NBA Scouts Break Down New Laker’s Fit With Rest of Roster

NBA Scouts Break Down New Laker’s Fit With Rest of Roster


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Ben McLemore, left, now a Laker

The first shot Ben McLemore made in a Lakers uniform was a third-quarter 16-foot jumper in Thursday’s shorthanded loss to the Heat in Miami. It must have felt strange for McLemore. Last season, playing for Mike D’Antoni in Houston, McLemore was all but forbidden from shooting midrange field-goals and attempted only one 2-point shot from outside the paint.

That midrange ban was lifted with new coach Stephen Silas in Houston, but still, McLemore did not make many midrangers this season before he was released by the Rockets—he was 4-for-17. Thus, already, one game into McLemore’s Lakers tenure, we can see a slight shift in his approach.

McLemore was 1-for-4 in the game, missing all three of the 3-pointers he attempted, not a good sign for a guy brought in to bolster the team’s perimeter attack. Still, we checked in with two scouts for a breakdown of McLemore’s game and what to expect from him going forward.


McLemore’s Shooting Form

West scout: “I saw him in high school in Missouri, before he went to (Kansas). You could watch him then and see he just had the smoothest form. Great elevation, always stayed straight up and down, very good release. Some compared him to Ray Allen and that was too far, but he does have that very deliberate, quick, catch-and-up style of shooting. He could never live up to expectations coming out of college, going to the Kings (with the No. 7 pick in 2013), but when he got to Houston, D’Antoni sat him down and told him, ‘You’re a 3-point shooter, you focus on that.’ And he did, and it worked beautifully last year.”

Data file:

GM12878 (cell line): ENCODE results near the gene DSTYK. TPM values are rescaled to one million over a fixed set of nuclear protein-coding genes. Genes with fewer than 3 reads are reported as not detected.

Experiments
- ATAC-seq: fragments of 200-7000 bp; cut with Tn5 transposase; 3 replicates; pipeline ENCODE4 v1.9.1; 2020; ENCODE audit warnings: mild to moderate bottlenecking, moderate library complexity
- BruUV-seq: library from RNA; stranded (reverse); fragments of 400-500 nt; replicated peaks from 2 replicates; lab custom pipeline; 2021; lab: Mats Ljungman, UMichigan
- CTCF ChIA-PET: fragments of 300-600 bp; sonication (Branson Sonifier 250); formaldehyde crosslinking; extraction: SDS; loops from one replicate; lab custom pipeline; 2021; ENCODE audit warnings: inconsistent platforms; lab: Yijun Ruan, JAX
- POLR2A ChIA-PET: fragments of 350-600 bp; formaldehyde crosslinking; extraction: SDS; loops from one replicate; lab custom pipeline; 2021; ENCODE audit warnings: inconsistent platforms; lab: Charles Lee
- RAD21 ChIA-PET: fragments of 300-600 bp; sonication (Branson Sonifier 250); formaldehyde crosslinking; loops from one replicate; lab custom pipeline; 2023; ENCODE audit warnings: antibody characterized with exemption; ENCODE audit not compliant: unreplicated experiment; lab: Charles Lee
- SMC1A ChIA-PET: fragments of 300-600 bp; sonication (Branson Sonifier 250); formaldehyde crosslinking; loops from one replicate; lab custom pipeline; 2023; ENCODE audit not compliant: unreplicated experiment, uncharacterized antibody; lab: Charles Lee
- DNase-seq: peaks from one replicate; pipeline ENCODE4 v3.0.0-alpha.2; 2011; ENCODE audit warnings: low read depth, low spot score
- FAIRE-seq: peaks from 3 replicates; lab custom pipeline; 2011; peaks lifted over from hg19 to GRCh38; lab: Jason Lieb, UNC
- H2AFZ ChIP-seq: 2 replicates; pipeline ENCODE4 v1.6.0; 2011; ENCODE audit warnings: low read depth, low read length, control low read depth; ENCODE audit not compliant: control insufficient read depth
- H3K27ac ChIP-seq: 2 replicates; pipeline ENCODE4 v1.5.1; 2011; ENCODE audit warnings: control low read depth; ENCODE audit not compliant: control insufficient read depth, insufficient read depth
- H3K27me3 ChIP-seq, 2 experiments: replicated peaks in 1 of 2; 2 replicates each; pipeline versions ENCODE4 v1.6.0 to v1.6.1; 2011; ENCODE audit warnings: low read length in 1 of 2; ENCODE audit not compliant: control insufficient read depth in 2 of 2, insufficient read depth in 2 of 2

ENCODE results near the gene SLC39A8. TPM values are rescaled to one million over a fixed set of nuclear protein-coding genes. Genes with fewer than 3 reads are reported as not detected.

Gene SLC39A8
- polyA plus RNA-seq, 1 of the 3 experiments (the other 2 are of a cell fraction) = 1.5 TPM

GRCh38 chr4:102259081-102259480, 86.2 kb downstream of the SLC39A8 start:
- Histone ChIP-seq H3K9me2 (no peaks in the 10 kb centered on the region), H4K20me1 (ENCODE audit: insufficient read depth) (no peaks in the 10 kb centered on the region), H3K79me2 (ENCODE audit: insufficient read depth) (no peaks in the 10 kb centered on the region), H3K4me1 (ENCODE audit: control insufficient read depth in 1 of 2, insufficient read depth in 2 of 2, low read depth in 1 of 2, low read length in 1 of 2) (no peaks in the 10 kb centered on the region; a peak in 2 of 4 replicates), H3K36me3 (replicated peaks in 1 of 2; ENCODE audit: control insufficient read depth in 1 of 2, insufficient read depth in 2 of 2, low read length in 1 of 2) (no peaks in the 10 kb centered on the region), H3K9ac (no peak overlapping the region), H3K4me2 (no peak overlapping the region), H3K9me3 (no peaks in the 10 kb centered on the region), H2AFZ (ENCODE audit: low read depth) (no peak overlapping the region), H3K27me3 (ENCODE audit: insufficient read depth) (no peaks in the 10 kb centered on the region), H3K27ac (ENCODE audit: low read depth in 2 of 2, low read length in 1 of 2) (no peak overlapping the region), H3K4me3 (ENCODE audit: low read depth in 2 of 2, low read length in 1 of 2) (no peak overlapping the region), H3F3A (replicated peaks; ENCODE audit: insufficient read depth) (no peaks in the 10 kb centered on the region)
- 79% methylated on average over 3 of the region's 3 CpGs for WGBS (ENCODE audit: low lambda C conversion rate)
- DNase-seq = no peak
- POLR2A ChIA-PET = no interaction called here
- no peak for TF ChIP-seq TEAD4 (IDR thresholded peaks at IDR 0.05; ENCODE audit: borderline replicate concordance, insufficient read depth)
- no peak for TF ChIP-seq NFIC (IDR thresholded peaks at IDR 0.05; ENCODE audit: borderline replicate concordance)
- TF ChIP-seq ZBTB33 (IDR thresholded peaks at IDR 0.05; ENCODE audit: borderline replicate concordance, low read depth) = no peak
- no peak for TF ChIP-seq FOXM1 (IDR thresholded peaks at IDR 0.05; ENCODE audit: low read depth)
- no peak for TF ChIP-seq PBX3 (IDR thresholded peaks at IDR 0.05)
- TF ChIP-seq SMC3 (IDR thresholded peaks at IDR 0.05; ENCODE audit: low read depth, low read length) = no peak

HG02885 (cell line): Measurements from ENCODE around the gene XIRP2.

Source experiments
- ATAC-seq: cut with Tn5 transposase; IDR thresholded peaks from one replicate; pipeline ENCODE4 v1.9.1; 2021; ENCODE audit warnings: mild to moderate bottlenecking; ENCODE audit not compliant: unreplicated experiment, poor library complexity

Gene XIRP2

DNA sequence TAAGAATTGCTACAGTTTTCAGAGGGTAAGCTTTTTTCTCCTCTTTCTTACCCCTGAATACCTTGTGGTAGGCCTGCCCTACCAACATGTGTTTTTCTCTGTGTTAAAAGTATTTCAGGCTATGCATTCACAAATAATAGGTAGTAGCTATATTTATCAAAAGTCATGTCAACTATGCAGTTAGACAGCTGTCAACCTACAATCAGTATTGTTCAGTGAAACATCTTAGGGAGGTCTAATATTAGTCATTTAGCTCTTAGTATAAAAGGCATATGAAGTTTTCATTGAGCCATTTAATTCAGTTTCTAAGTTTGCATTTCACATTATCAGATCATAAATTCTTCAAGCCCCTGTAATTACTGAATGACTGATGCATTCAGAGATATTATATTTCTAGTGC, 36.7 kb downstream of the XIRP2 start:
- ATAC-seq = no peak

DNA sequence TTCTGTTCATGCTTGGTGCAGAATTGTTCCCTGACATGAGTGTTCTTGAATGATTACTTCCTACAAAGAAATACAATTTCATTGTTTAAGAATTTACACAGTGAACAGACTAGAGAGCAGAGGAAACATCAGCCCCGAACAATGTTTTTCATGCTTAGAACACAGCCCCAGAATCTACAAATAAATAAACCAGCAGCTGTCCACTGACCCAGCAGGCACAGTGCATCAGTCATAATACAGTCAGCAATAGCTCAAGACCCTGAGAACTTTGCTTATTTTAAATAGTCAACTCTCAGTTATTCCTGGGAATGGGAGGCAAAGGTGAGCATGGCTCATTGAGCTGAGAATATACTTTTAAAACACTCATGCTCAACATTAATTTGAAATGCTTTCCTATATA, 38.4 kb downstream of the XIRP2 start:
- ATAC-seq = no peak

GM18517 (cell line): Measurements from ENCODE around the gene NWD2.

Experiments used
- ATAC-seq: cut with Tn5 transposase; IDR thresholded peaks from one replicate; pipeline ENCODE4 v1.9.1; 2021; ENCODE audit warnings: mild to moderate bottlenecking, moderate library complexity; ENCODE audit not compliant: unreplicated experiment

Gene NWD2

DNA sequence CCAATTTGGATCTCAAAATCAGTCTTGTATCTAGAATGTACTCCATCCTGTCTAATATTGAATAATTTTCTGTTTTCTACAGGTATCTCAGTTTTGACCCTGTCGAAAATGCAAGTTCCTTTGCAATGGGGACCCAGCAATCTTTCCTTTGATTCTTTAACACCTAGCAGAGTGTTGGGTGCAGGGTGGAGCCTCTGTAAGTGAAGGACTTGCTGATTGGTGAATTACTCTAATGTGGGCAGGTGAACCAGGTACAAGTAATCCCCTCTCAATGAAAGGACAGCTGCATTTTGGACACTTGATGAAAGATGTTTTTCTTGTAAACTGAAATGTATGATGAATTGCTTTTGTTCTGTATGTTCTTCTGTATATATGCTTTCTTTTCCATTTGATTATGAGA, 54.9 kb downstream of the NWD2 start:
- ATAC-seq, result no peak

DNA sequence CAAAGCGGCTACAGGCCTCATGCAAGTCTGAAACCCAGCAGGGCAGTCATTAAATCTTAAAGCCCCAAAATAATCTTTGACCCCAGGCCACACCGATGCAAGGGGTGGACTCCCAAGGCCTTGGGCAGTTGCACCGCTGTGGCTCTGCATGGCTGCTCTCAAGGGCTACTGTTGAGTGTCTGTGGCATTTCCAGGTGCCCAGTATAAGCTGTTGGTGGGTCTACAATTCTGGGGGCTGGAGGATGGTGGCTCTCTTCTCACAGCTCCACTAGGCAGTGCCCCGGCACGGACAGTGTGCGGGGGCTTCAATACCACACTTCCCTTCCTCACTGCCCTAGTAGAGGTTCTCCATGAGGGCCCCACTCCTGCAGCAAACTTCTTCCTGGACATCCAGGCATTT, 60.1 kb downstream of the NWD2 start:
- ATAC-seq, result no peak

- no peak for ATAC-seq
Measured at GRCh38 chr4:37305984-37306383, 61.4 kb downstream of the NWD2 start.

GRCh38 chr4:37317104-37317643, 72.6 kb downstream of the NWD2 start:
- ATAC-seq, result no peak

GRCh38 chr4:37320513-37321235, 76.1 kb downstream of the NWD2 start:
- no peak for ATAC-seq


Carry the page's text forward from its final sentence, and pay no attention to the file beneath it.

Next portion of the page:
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East scout: “He needs to catch-and-shoot. He is deadly as a catch-and-shoot guy, and having him on the wing with LeBron, that is going to be huge for him, like playing with (James) Harden was huge for him. He just needs a little daylight, some breathing room, and he’ll create a good look that way. The Lakers just don’t have that kind of guy.”


McLemore’s Shot Selection

West scout: “Watch for the corner 3s. That is where he wants to shoot it from (31.0% of all McLemore’s career 3-point attempts were from the corner, and he’s made 42.1% of them). He was struggling with that this year but last year he was a really, really good corner 3-point shooter that last couple of years and you have always got to be mindful of that. You can play off of him because you know he is not going to put the ball on the floor, but you had better close out your contest quickly or he will make you pay. He was never much of a rim-attacker, that will probably hold true.”


McLemore’s Defense

East scout: “I mean, Houston was really, really thin last year but they still slashed his playing time (almost by half, from 22.8 minutes to 11.8 minutes) in the postseason. Why? Because he is small (6-foot-3), not a lot of wingspan, and not a very good defender. Or even a good defender. If he is on the floor, you are going to pick on him. So Houston benched him last year, when they lost in the playoffs, but now you’re telling me he is going to get a big role for the Lakers in the playoffs this year? It’s a stretch. The D is going to hurt.”

West scout: “You’ve got to just live with the defense. He is not great. But that team needs shooting and they need to find ways to get scoring from the bench unit. That is what McLemore can add to this group.”